REGION — The County’s recent decision to possibly outsource animal services could impact four North County coastal cities, but to what extent is currently unclear.
“We have been starting to look into our options but it is too early to know what we will decide on,” Del Mar City Manager Scott Huth said. “There are some good prospects out there and this could be a positive change for both the county and Del Mar.”
Dan King, assistant city manager for Solana Beach, said officials there are monitoring the situation and “keeping all options open at this time.”
“There is still over a year left on the current contract and we will keep … the dialogue open with the county and all other participating agencies,” he said.
A representative from Encinitas said it is too early in the process to comment.
The Board of Supervisors voted unanimously March 14 to issue a request for interest to see if any qualified private or public organizations are interested in taking over all or some of the responsibilities of the Department of Animal Services (DAS).
“This is just the beginning,” board chairwoman Dianne Jacob said, noting that an independent review last year identified “key areas of improvement needed in the department.”
That, combined with the retirement of longtime DAS Director Dawn Danielson, “gives us an opportunity to see if there are other entities that can provide services to unincorporated areas,” which Jacob said account for only 30 percent of the department budget.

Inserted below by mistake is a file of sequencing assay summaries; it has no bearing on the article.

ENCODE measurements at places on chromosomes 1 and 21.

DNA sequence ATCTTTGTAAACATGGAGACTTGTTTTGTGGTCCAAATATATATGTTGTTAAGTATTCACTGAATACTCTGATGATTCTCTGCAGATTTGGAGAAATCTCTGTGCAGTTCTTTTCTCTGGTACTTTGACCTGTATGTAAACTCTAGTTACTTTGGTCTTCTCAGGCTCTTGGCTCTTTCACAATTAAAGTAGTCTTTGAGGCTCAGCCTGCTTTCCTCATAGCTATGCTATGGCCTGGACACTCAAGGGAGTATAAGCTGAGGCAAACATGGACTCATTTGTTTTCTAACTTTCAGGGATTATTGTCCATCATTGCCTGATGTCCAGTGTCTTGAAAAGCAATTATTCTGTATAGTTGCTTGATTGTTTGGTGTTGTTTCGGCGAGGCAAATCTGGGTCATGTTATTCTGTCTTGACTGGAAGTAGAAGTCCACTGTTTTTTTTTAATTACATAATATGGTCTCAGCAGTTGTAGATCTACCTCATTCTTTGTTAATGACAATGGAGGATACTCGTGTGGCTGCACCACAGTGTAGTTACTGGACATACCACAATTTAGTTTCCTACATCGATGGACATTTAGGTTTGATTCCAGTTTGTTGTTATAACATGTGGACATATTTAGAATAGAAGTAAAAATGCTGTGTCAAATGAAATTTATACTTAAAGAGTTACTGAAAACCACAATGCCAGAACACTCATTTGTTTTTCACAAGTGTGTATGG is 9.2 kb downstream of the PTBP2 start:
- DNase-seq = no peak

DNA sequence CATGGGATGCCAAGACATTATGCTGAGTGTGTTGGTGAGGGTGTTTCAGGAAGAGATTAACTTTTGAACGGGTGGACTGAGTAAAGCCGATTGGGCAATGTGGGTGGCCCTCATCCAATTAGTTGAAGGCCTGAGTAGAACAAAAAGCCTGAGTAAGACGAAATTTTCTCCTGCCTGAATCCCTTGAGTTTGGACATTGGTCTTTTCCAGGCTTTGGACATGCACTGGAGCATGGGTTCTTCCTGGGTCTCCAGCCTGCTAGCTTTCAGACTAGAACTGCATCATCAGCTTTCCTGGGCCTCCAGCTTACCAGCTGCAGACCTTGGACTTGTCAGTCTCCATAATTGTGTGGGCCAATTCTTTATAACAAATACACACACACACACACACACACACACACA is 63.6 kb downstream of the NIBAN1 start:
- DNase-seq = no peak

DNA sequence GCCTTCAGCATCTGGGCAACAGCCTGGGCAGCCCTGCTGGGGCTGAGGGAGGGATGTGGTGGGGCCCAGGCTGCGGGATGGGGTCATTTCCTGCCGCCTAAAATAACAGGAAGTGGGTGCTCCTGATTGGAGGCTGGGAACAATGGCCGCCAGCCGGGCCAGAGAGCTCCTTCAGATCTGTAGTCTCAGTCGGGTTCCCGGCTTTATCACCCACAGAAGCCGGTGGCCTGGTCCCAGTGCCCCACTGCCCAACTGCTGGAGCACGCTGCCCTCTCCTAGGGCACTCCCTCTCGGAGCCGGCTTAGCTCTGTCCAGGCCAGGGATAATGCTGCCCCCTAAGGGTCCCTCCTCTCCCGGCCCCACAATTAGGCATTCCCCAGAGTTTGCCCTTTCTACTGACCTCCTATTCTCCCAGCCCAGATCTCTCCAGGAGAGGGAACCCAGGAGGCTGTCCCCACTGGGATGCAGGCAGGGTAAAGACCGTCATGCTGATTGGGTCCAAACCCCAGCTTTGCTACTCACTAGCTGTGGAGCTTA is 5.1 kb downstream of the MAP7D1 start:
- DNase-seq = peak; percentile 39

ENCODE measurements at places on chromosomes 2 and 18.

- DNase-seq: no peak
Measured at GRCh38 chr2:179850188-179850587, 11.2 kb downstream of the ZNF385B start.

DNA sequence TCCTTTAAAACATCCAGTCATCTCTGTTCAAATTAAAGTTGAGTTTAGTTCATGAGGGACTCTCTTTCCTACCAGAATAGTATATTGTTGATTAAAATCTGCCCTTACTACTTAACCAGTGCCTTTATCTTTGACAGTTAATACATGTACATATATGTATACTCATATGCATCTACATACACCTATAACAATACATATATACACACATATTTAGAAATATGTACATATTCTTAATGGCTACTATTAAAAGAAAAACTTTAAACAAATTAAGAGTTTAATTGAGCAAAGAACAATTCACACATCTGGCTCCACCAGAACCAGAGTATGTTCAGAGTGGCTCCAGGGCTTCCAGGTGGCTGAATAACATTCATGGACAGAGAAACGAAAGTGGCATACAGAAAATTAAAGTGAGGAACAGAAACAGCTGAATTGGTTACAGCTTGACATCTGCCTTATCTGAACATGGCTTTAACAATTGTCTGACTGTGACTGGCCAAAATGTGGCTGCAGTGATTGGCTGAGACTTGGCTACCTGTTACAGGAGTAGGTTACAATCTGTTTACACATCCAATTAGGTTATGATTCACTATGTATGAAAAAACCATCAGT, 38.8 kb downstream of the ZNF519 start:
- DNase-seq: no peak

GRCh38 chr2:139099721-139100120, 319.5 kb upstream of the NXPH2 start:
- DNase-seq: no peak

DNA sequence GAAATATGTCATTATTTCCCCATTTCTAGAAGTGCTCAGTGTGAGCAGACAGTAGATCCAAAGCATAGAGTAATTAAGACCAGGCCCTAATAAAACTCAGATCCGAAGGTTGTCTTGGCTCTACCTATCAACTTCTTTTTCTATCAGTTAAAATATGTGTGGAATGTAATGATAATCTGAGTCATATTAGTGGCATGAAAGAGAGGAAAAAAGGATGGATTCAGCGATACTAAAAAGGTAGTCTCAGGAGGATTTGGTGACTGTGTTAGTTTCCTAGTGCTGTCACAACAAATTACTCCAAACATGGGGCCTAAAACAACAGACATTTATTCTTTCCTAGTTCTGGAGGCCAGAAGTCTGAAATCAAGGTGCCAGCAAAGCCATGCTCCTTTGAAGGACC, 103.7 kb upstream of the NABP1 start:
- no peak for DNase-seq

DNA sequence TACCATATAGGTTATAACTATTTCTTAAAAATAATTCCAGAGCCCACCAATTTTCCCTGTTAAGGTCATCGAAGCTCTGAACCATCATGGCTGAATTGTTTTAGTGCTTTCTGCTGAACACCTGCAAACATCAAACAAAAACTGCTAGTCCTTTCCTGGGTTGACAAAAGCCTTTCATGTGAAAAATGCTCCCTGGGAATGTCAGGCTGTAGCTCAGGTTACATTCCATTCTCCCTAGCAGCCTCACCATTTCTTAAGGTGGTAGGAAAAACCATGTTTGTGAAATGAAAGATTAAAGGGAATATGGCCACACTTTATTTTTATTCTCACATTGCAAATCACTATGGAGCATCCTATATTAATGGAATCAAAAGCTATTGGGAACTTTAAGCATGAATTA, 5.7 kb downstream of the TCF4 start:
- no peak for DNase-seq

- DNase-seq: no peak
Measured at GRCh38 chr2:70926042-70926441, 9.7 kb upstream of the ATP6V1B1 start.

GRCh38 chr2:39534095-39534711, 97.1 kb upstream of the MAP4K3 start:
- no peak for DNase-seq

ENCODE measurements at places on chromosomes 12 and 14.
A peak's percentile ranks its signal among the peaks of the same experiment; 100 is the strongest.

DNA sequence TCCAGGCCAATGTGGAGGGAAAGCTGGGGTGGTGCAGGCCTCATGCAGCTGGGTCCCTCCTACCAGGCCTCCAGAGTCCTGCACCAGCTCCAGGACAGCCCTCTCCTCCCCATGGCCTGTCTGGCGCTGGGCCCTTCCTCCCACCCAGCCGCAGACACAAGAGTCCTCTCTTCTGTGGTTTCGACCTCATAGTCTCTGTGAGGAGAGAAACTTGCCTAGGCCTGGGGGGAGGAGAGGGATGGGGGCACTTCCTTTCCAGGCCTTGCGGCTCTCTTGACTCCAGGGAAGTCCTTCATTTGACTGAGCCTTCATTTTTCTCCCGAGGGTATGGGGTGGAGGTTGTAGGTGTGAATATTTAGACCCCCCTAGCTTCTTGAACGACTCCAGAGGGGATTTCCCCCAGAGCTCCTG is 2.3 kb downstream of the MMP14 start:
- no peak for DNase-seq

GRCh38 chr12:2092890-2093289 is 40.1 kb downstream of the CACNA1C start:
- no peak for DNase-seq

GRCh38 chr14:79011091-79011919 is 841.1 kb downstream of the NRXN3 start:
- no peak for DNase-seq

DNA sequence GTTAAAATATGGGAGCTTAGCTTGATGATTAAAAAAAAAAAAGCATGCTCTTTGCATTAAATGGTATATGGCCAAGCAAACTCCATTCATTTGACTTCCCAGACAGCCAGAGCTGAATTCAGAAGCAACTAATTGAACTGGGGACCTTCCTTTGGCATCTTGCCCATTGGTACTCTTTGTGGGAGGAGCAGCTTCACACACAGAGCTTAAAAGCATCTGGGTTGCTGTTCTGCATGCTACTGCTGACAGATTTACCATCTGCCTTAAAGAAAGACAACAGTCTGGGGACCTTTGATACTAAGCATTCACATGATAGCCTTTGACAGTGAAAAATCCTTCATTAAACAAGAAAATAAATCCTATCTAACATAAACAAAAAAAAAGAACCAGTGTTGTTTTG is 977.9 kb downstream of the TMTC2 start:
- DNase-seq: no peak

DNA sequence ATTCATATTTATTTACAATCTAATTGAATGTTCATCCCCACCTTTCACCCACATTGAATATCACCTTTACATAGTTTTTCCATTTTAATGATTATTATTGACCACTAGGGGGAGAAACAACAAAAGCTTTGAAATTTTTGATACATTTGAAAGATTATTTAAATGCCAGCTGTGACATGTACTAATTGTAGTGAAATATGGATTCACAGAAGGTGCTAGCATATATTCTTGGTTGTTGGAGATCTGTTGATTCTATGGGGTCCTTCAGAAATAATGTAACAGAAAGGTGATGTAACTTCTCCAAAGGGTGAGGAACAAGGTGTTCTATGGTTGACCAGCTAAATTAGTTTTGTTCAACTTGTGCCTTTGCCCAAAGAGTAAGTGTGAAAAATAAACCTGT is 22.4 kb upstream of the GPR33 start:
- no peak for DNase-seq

“The goal is pretty simple to me — to provide the best services at the lowest cost,” she said, adding that the first step is “to see if we can do better for the animals and better for the taxpayers.”
According to state law, cities and counties must provide certain animal services in unincorporated areas. For example, health and safety code requirements mandate maintenance of a pound system and a rabies control program.
In 1998 DAS began providing services to Del Mar, Solana Beach, Encinitas, Carlsbad, Santee, Poway, San Diego, San Marcos and Escondido.
The latter two opted out in 2003 and began receiving services from the San Diego Humane Society. Poway followed suit two years later.
Since then the remaining six cities have contracted with the county for shelter management, field services such as rescuing injured strays and enforcing animal cruelty and neglect laws, veterinary services and dog licensing, which includes issuing and maintaining records and rabies vaccinations.
To meet its requirements the county operates shelters in Carlsbad, San Diego and Bonita and contracts with other qualified vendors to provide services when necessary.
The current contract, which requires a one-year notice for termination, expires June 30, 2018.
“As part of the county’s continued practice of reviewing services for consolidation, outsourcing, re-engineering and elimination … we routinely examine the governing legislation mandating certain services,” April Heinze, deputy chief administrative officer for the community services group, said.
“Given the approaching expiration of these agreements we have an opportunity to explore alternative service delivery options and to improve the economy and efficiency of those services,” she added.
Since 2013 the county has seen a 20 percent increase in its operating budget, with the most significant cost going to personnel due to retirement contributions, additional staff required to meet customer needs and projected costs for expanding shelter hours to include Sundays, Heinze said.
The budget for this fiscal year is approximately $17.6 million. Of that about $11.5 million comes from the contract cities and unincorporated areas and $3 million is from the county’s general fund.